The Pump: Goodbye Radio

I know this is mostly a jazz and improvisation based blog but...

I have a shameless plug today-- a band I'm a sideman in, Uncle Pumpkin has released a new record that I'm proud of.

I play guitar, keyboards and sing backup in the band when we play live and it's one of the most fun gigs I have. We did this record mostly on our own in small rooms, on computers, live, however we could get it down.

Shout out to Dan Grennes (currently on tour with Green Day's American Idiot) who wrote all the songs and put together a hell of a lineup of power pop. He basically got this done single handed. The rest of us just showed up and played. Way to go Dan.

Listen to the whole record for free (!) and download it for only $5.

Even you have to admit that's ridiculous. How much does a coffee at Starbucks cost? This will last longer and has better taste.

Listen, preview and download the record here.

NAMM Day 4

Day 4 was much quieter than the previous three, especially Saturday which was absolutely a madhouse.

I only had a few people I wanted to talk to, specifically the people at Steve Clayton picks and accessories who I endorse, Andy Lund at Taylor Guitars who very kindly got me a pass to the show and I wanted to see if I could talk the Santa Cruz guitar people out of that custom orchestra acoustic I had my eye on. Unfortunately, no such luck.

On the way to the Santa Cruz booth I happened on Stevie Wonder listening to someone playing a hammered dulcimer. You don't see that every day. A buddy of mine got video of him playing a drum kit on Saturday but I didn't expect to see him myself. That's one of the cool things about NAMM.

Everyone told me the show was nuts, loud, and annoying—and that's all true— but it's also a lot of fun.

It was great to catch up with some friends I hadn't seen in a while and fun to meet some new people and some heroes of mine. Not a bad trip.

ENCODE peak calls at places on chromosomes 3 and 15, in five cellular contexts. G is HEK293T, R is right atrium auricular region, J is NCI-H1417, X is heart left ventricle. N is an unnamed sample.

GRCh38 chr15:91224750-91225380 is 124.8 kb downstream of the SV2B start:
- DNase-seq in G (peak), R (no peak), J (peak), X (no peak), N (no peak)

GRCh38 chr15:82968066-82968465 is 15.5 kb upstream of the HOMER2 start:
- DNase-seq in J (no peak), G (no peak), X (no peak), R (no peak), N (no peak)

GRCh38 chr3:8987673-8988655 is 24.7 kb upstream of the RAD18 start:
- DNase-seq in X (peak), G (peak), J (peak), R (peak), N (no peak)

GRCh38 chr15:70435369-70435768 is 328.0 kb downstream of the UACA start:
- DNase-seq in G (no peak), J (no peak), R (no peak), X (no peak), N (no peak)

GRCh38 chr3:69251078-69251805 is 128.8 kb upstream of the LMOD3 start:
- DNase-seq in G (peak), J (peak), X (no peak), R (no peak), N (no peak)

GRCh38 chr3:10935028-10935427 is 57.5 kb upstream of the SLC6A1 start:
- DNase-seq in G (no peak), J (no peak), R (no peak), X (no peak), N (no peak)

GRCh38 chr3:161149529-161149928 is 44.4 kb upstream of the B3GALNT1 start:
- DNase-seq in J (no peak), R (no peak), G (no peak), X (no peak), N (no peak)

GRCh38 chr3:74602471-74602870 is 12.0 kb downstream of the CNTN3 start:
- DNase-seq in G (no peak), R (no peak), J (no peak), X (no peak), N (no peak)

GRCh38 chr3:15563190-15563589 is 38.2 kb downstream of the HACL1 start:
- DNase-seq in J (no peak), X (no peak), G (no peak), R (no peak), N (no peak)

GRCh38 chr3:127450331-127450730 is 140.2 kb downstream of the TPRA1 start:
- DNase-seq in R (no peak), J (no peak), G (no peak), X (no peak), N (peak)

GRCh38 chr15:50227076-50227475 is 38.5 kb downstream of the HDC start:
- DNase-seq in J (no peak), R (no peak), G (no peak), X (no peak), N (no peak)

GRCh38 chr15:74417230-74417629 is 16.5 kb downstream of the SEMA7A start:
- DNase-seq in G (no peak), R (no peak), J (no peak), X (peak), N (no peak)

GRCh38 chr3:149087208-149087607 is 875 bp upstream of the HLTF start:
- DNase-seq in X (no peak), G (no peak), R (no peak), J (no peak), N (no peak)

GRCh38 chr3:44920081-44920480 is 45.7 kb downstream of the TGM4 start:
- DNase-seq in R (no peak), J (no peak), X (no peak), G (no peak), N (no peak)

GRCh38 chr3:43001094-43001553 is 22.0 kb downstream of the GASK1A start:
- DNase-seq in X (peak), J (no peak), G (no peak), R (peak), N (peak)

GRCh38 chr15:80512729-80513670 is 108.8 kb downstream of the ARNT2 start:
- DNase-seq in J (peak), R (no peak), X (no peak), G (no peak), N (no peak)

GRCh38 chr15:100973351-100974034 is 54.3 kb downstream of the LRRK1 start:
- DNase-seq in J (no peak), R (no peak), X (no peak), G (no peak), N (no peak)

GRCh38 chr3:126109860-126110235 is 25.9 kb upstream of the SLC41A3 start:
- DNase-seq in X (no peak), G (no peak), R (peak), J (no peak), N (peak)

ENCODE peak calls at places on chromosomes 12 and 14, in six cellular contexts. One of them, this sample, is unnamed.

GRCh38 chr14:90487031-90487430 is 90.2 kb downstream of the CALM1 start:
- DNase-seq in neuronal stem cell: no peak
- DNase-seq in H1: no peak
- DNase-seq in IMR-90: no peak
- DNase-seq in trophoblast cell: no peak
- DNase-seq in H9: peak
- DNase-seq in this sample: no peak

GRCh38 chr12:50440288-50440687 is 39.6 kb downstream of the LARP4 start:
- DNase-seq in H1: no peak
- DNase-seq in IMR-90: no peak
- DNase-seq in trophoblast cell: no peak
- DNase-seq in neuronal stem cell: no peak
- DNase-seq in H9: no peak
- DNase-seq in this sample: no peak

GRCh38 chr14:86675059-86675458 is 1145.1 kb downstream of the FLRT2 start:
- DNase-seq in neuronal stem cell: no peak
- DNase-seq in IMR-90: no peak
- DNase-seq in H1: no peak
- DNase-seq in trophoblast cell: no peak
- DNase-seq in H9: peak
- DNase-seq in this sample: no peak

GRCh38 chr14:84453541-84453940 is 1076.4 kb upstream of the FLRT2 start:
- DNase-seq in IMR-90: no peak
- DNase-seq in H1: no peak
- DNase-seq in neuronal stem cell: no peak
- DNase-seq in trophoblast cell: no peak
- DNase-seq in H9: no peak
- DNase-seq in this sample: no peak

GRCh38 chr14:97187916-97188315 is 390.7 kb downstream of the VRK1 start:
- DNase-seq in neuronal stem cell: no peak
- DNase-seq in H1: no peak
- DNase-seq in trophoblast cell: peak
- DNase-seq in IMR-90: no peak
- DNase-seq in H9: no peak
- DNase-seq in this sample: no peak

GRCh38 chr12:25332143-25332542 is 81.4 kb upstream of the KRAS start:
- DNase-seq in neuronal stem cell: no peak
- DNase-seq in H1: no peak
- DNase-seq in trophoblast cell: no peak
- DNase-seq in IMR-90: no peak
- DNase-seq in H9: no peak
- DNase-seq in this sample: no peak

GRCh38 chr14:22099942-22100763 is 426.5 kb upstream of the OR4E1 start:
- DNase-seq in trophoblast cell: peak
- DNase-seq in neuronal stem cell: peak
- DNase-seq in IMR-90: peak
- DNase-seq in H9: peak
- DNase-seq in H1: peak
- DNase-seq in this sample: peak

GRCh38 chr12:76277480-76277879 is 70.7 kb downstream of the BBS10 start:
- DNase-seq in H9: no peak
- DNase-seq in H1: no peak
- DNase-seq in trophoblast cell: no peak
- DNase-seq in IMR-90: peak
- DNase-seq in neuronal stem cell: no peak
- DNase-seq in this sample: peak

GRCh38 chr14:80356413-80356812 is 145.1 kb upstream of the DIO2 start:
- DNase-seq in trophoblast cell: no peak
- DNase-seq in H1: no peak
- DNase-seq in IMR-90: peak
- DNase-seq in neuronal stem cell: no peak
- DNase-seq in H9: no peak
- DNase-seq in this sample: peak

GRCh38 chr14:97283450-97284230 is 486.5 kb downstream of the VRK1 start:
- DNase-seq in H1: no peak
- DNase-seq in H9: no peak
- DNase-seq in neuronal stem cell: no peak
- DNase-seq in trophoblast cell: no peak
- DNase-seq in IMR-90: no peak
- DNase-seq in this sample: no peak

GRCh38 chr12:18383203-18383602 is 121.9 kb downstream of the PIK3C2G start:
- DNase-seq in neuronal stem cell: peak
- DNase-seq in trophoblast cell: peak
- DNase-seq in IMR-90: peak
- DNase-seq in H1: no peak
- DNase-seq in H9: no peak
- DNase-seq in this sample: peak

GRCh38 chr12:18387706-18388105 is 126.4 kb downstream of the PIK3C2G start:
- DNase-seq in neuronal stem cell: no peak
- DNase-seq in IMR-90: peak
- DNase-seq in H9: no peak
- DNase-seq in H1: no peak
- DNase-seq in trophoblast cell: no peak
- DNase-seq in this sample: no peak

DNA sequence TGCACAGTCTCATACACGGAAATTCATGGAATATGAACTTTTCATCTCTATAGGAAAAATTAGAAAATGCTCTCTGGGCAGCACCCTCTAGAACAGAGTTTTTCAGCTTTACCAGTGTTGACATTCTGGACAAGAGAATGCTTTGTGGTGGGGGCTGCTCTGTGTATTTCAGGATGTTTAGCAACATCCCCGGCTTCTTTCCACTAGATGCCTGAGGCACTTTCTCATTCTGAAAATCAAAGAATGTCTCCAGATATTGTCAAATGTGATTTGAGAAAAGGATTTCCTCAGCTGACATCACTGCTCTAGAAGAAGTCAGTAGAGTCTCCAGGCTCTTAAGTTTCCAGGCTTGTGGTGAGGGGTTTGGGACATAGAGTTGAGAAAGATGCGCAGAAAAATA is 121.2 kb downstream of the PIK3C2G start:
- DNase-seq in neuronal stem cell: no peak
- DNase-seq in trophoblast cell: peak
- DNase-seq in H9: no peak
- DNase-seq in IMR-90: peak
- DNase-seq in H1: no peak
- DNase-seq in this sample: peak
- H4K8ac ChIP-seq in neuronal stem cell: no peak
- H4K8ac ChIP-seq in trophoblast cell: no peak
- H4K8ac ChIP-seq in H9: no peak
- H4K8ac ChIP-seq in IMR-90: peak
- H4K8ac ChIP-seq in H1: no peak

And if I hadn't gone, I wouldn't have had the opportunity to see this guy. It was all worth it.

NAMM Day 3

I'm quickly going deaf but it's been mostly worth it so far.

I spent some time today in the C.F. Martin booth taking with their rep and checking out some of their guitars. I was particularly taken with the one to the right. Really well balanced, played fantastically and of course is beautiful.

While I was there I ran into Joel Hoekstra, guitar player for Night Ranger, Trans Siberian Orchestra and Rock of Ages on Broadway. Such a killer player and a nice guy too.

Brent Mason
The highlight today though was going to the Paul Reed Smith performance area and checking out Nashville session guitarist Brent Mason do his thing with a pick up band. Unbelievable playing, incredible chops and taste too. I think in my other life I would be a country player. Since I don't have the time to devote to it I just check out guys like Brent and rip off as much as I can. The time-honored tradition.

Later in the day I spent some time at the Santa Cruz guitars booth and got some quality time with one of their reps and about six of their acoustics. The one below—I got a shot of both the guitar and a closeup of the headstock—a custom orchestra was a standout. Absolutely beautiful and it played like a dream. The bird inlay on the headstock was one of the most beautiful inlay jobs I've ever seen on a guitar. Sometimes these things can be too over the top for me but I felt like the maker really balanced the look of the instrument just right.

Santa Cruz
Santa Cruz
Finally, just as I was ready to go and head out the door, my buddy and drummer Adam Fischel spotted Vinnie Colaiuta talking to somebody in the Ibanez guitar booth, of all places. I told Adam that's definitely not Vinnie, Adam insisted, I said no way. Adam approached him and he was right. You can always count on a drummer to spot a drummer.

Just like high school kids, we got our picture taken with him. How could you not? Frank Zappa, Sting, Jeff Beck -- the guy has defined what it means to be the consummate sideman.

I still feel goofy getting my picture taken with these guys when I haven't played with them but what the hell. It's fun to be a fan every now and then.

NAMM Day 2

Janek and Mike